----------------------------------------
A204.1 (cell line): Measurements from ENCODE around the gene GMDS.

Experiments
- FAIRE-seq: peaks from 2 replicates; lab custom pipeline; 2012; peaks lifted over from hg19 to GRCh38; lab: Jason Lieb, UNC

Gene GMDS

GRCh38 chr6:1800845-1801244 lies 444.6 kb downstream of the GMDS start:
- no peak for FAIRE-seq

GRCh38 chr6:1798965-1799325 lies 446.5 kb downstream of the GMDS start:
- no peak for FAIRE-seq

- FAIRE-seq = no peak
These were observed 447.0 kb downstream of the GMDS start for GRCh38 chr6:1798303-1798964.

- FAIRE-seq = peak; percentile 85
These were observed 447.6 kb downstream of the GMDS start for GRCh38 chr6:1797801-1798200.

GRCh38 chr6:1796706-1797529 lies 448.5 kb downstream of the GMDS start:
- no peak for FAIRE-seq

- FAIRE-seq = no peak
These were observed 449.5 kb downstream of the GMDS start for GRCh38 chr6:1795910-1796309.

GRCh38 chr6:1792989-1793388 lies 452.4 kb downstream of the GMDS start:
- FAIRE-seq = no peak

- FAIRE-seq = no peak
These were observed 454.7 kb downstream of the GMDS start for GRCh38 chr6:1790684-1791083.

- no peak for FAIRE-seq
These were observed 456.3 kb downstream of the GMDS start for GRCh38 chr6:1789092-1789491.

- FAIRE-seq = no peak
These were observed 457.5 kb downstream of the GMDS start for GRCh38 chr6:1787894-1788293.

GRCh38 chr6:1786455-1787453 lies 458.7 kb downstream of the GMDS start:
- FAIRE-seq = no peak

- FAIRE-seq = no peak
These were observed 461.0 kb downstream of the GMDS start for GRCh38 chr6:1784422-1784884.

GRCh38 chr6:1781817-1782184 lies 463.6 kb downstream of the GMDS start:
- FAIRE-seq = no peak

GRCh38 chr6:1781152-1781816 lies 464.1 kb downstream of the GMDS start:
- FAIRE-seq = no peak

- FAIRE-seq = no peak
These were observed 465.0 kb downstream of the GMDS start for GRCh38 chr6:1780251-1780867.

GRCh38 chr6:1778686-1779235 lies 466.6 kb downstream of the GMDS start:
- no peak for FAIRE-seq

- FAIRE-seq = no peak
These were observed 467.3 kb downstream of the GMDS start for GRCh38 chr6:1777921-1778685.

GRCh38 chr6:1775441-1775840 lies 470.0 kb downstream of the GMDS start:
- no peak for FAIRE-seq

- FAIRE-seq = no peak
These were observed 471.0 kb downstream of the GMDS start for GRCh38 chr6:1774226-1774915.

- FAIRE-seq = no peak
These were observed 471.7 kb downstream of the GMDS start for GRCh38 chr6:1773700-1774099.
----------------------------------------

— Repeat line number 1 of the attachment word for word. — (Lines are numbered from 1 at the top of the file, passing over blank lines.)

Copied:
A204.1 (cell line): Measurements from ENCODE around the gene GMDS.